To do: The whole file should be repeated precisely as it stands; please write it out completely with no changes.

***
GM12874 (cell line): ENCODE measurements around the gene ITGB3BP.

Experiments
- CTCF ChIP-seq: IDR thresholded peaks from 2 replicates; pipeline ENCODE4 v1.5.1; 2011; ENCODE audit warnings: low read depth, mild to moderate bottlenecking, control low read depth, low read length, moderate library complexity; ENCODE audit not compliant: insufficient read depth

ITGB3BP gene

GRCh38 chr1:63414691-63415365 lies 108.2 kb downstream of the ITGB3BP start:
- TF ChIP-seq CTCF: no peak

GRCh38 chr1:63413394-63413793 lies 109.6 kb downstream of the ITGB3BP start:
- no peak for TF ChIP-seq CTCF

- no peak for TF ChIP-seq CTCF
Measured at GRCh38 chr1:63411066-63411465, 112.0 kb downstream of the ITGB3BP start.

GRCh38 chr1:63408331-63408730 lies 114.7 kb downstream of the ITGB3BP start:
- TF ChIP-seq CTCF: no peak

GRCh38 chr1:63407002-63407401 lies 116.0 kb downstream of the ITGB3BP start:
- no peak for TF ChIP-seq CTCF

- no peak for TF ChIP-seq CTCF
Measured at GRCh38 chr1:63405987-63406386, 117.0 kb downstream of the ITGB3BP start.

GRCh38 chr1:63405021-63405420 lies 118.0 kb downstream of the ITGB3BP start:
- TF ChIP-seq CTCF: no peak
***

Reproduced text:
GM12874 (cell line): ENCODE measurements around the gene ITGB3BP.

Experiments
- CTCF ChIP-seq: IDR thresholded peaks from 2 replicates; pipeline ENCODE4 v1.5.1; 2011; ENCODE audit warnings: low read depth, mild to moderate bottlenecking, control low read depth, low read length, moderate library complexity; ENCODE audit not compliant: insufficient read depth

ITGB3BP gene

GRCh38 chr1:63414691-63415365 lies 108.2 kb downstream of the ITGB3BP start:
- TF ChIP-seq CTCF: no peak

GRCh38 chr1:63413394-63413793 lies 109.6 kb downstream of the ITGB3BP start:
- no peak for TF ChIP-seq CTCF

- no peak for TF ChIP-seq CTCF
Measured at GRCh38 chr1:63411066-63411465, 112.0 kb downstream of the ITGB3BP start.

GRCh38 chr1:63408331-63408730 lies 114.7 kb downstream of the ITGB3BP start:
- TF ChIP-seq CTCF: no peak

GRCh38 chr1:63407002-63407401 lies 116.0 kb downstream of the ITGB3BP start:
- no peak for TF ChIP-seq CTCF

- no peak for TF ChIP-seq CTCF
Measured at GRCh38 chr1:63405987-63406386, 117.0 kb downstream of the ITGB3BP start.

GRCh38 chr1:63405021-63405420 lies 118.0 kb downstream of the ITGB3BP start:
- TF ChIP-seq CTCF: no peak